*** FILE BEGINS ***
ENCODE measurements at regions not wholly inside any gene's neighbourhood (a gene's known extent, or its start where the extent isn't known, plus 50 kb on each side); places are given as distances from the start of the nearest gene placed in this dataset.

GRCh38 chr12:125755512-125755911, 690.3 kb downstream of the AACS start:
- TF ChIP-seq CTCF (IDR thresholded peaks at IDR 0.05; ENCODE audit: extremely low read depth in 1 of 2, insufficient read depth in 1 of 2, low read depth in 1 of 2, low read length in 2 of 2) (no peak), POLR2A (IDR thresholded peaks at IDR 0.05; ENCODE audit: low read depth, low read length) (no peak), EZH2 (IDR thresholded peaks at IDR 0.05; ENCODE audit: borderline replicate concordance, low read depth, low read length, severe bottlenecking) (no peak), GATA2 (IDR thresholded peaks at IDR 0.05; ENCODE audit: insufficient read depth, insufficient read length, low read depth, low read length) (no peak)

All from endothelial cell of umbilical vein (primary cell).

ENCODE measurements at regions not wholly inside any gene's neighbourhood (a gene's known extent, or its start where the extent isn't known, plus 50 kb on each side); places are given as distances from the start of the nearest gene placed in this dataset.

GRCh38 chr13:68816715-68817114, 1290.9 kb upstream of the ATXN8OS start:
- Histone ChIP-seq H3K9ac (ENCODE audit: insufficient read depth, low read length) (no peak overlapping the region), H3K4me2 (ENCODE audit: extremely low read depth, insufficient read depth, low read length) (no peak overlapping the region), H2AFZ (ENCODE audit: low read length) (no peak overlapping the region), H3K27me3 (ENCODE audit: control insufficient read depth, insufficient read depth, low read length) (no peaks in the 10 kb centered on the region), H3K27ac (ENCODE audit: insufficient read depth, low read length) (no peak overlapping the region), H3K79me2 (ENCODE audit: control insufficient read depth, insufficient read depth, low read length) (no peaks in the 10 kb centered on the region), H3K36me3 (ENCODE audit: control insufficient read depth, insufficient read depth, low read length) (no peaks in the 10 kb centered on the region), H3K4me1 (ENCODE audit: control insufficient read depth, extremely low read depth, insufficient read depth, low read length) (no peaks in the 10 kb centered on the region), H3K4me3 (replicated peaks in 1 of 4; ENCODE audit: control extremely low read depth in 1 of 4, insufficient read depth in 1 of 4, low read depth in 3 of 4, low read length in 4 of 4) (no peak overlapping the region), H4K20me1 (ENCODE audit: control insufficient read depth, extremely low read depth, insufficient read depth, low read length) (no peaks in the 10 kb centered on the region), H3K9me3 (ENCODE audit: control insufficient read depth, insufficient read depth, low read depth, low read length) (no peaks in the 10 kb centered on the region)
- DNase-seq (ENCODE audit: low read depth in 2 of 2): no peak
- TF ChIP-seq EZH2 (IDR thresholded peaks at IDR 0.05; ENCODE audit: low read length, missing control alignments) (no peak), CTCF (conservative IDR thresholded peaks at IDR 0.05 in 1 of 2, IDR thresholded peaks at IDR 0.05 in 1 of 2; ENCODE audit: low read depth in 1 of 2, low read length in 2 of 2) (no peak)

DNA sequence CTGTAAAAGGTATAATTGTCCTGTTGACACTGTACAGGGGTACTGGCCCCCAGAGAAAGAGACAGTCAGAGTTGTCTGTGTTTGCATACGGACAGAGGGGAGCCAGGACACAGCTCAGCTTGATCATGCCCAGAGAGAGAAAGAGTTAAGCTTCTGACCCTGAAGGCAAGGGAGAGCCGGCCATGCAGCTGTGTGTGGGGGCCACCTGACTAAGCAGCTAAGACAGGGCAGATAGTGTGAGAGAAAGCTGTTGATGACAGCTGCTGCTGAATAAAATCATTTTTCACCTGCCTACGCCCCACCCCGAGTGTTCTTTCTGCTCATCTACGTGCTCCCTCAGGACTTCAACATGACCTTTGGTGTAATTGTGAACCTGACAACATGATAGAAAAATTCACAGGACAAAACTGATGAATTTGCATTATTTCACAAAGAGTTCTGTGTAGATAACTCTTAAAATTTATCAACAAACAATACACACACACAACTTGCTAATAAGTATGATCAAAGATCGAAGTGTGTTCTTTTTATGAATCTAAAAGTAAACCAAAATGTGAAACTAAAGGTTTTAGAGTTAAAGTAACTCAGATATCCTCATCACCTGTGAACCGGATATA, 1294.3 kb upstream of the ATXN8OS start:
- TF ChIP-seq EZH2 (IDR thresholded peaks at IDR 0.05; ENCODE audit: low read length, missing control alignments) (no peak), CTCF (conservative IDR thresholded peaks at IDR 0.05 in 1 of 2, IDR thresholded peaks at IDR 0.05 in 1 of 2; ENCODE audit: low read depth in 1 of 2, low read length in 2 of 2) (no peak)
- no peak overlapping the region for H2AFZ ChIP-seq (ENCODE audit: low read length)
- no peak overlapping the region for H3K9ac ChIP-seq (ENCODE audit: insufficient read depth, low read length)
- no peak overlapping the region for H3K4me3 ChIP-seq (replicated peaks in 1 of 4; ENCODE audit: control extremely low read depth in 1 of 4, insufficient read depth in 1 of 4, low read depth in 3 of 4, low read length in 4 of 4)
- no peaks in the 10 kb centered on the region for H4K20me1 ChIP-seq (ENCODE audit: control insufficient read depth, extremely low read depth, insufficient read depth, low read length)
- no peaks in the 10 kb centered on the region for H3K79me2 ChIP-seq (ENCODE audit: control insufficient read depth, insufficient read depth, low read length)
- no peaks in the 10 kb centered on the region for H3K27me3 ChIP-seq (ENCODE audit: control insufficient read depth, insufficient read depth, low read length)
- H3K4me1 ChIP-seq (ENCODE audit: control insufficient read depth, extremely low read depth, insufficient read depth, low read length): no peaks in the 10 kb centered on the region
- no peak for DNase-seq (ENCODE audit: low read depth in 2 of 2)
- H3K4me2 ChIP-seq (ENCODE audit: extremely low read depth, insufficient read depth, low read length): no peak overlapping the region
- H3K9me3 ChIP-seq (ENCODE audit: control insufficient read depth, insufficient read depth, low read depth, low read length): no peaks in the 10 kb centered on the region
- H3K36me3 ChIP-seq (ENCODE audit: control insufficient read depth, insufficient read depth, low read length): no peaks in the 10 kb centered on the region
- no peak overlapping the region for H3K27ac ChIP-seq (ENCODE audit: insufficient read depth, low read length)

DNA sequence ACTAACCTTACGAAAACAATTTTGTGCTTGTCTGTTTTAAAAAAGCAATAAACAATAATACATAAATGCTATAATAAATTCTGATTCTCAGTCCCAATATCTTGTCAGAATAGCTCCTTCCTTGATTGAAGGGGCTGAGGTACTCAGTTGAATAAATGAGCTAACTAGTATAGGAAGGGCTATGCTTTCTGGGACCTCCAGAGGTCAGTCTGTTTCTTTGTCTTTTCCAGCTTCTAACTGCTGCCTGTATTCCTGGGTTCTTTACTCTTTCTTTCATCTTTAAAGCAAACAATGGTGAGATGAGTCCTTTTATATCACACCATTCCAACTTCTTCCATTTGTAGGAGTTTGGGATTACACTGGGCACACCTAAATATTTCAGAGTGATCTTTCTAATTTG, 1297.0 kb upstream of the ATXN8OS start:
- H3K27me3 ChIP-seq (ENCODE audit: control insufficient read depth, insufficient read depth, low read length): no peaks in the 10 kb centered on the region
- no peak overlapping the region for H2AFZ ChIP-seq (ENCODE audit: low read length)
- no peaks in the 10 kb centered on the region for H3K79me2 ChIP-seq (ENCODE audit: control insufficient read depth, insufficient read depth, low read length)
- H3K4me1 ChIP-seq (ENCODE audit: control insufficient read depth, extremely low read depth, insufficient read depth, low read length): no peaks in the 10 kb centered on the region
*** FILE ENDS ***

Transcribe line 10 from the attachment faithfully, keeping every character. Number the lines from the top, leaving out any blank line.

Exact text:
DNA sequence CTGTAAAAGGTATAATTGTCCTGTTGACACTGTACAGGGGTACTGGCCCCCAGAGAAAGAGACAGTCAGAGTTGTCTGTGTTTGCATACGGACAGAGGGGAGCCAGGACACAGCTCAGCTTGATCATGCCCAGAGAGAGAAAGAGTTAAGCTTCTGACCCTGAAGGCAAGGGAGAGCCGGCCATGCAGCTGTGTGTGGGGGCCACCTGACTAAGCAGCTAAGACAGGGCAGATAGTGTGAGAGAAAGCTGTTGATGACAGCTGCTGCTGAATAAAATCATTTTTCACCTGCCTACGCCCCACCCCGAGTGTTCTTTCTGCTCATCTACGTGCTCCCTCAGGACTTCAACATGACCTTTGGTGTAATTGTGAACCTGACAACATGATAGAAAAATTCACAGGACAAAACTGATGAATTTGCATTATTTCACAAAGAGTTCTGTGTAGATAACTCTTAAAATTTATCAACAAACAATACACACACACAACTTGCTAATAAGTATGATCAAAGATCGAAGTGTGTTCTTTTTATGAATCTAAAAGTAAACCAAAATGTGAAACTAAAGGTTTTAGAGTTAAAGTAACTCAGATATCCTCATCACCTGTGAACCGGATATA, 1294.3 kb upstream of the ATXN8OS start: